Arc welding requires that the welder use electrodes (welding rods) which have wire inside them, which means that they need to be properly maintained and stored in the correct manner. The wires located in the electrode consist of different sizes and materials, to differentiate between the different types of electrodes they are coded using a numbering system which allows the welder to know what the properties of an electrode are.
The first thing every welder needs to know about properly maintaining and storing electrodes is the numbering system that is used for each different type of electrode. In the American Welding Society’s numbering system, the first two numbers of an electrode are the strength of the metal contained inside the electrode. The third number is used to explain the position that the electrode can be used in, either horizontal, vertical or in all positions. The fourth number on the electrode is used to show the properties of the flux that is used on the electrode.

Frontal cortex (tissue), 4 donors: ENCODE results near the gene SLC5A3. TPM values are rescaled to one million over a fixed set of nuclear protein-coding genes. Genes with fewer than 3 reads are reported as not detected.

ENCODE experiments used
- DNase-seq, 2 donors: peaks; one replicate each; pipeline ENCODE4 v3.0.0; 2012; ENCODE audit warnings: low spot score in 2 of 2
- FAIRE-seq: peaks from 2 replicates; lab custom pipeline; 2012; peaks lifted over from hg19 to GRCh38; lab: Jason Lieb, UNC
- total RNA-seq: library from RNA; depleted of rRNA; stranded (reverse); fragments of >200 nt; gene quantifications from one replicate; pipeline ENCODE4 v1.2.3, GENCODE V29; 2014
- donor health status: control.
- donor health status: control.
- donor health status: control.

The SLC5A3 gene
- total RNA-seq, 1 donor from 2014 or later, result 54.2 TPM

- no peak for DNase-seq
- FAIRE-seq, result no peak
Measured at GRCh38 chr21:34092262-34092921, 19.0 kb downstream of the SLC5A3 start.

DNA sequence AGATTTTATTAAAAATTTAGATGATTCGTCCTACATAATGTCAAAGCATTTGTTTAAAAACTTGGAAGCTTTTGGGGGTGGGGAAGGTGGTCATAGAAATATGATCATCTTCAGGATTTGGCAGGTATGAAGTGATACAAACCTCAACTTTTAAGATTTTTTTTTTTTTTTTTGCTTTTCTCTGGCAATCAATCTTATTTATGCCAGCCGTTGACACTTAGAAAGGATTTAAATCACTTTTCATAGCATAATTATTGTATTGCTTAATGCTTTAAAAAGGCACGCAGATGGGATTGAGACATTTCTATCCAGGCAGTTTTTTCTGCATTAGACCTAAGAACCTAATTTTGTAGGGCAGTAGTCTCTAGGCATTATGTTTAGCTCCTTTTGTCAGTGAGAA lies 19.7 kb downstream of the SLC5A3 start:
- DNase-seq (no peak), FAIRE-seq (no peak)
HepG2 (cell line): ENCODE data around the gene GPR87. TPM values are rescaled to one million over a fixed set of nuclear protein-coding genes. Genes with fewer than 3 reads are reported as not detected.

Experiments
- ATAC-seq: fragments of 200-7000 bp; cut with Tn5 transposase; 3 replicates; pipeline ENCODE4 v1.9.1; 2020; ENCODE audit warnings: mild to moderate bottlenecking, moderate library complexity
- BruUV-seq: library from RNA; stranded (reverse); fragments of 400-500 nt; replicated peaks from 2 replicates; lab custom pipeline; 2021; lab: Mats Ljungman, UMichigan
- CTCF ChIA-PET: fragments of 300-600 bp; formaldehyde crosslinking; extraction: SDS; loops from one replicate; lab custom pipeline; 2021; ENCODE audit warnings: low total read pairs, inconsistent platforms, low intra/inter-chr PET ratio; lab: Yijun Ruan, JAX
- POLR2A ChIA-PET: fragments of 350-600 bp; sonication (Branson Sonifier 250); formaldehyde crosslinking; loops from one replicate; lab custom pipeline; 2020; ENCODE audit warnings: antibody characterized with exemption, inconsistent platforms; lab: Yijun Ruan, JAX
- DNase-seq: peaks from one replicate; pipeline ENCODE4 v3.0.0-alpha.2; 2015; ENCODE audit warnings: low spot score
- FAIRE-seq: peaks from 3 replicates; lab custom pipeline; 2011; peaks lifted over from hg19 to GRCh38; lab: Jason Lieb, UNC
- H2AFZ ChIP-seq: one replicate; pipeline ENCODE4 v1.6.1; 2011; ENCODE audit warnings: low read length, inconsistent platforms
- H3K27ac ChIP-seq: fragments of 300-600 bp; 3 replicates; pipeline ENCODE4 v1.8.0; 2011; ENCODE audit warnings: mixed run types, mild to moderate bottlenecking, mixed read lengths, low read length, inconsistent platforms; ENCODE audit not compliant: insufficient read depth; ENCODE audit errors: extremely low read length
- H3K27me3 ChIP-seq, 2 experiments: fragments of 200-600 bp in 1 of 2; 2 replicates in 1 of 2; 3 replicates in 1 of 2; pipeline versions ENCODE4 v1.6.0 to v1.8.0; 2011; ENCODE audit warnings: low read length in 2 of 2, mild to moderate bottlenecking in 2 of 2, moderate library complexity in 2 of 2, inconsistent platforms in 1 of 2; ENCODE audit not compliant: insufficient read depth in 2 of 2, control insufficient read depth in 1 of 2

When storing electrodes it is recommended that they be stored in a dry location and in their original box. If welding electrodes are not properly stored they can absorb moisture on the flux which can cause bubbles to develop in the weld. These small bubbles that may develop can cause the weld to become porous and weak which can then lead to cracks and an overall defective weld. To avoid welding defects from occurring it is highly recommended that all welding electrodes be stored in a dry place. Welding experts also suggest that welding electrodes be used before they become too old. An old electrode can become coated with efflorescence which lets you know that it is time to use that particular electrode.
If you keep a lot of electrodes in your work shop you may want to consider purchasing an electrode oven. Storing your welding electrodes in an oven will ensure that they remain dry and keep their bonding strength. Electrode ovens can also dry out electrodes that may have become wet by not being properly stored. Electrode ovens are relatively inexpensive and will help keep you from spending more money replacing unusable electrodes that may have become damaged from improper storage. Each welder has their own method of storing their electrodes; the important thing to remember is to store your welding electrodes properly to avoid having to purchase costly replacements.
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